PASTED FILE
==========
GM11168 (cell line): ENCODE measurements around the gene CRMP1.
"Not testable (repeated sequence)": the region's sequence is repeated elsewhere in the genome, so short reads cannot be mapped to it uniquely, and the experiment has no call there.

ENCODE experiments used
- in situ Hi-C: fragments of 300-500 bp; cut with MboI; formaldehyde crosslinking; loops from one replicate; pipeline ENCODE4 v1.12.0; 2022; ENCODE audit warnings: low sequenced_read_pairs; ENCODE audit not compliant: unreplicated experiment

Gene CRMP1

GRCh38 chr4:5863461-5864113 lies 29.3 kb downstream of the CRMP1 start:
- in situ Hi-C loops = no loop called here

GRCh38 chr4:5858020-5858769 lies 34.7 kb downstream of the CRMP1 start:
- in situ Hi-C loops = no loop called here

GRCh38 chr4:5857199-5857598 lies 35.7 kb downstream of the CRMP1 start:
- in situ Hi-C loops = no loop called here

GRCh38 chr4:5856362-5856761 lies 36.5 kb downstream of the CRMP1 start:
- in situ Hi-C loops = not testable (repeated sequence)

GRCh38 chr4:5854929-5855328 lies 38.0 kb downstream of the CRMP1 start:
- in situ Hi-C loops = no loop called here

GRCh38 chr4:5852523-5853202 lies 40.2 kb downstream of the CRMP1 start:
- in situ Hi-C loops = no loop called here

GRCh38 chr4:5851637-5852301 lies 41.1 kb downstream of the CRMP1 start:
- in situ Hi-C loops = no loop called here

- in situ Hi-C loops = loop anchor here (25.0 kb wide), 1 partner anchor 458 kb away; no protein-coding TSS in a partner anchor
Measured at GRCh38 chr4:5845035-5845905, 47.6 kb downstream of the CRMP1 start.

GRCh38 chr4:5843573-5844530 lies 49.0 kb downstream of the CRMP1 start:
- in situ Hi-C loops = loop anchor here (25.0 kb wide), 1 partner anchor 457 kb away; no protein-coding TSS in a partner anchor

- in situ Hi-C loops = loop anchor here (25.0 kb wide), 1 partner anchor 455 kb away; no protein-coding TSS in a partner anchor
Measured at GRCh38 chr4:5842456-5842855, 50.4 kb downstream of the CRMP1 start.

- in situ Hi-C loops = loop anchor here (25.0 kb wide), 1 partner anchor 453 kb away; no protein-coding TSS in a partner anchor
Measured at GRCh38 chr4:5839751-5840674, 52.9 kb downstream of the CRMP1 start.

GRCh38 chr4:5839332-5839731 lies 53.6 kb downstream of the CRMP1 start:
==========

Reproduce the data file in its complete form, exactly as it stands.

GM11168 (cell line): ENCODE measurements around the gene CRMP1.
"Not testable (repeated sequence)": the region's sequence is repeated elsewhere in the genome, so short reads cannot be mapped to it uniquely, and the experiment has no call there.

ENCODE experiments used
- in situ Hi-C: fragments of 300-500 bp; cut with MboI; formaldehyde crosslinking; loops from one replicate; pipeline ENCODE4 v1.12.0; 2022; ENCODE audit warnings: low sequenced_read_pairs; ENCODE audit not compliant: unreplicated experiment

Gene CRMP1

GRCh38 chr4:5863461-5864113 lies 29.3 kb downstream of the CRMP1 start:
- in situ Hi-C loops = no loop called here

GRCh38 chr4:5858020-5858769 lies 34.7 kb downstream of the CRMP1 start:
- in situ Hi-C loops = no loop called here

GRCh38 chr4:5857199-5857598 lies 35.7 kb downstream of the CRMP1 start:
- in situ Hi-C loops = no loop called here

GRCh38 chr4:5856362-5856761 lies 36.5 kb downstream of the CRMP1 start:
- in situ Hi-C loops = not testable (repeated sequence)

GRCh38 chr4:5854929-5855328 lies 38.0 kb downstream of the CRMP1 start:
- in situ Hi-C loops = no loop called here

GRCh38 chr4:5852523-5853202 lies 40.2 kb downstream of the CRMP1 start:
- in situ Hi-C loops = no loop called here

GRCh38 chr4:5851637-5852301 lies 41.1 kb downstream of the CRMP1 start:
- in situ Hi-C loops = no loop called here

- in situ Hi-C loops = loop anchor here (25.0 kb wide), 1 partner anchor 458 kb away; no protein-coding TSS in a partner anchor
Measured at GRCh38 chr4:5845035-5845905, 47.6 kb downstream of the CRMP1 start.

GRCh38 chr4:5843573-5844530 lies 49.0 kb downstream of the CRMP1 start:
- in situ Hi-C loops = loop anchor here (25.0 kb wide), 1 partner anchor 457 kb away; no protein-coding TSS in a partner anchor

- in situ Hi-C loops = loop anchor here (25.0 kb wide), 1 partner anchor 455 kb away; no protein-coding TSS in a partner anchor
Measured at GRCh38 chr4:5842456-5842855, 50.4 kb downstream of the CRMP1 start.

- in situ Hi-C loops = loop anchor here (25.0 kb wide), 1 partner anchor 453 kb away; no protein-coding TSS in a partner anchor
Measured at GRCh38 chr4:5839751-5840674, 52.9 kb downstream of the CRMP1 start.

GRCh38 chr4:5839332-5839731 lies 53.6 kb downstream of the CRMP1 start: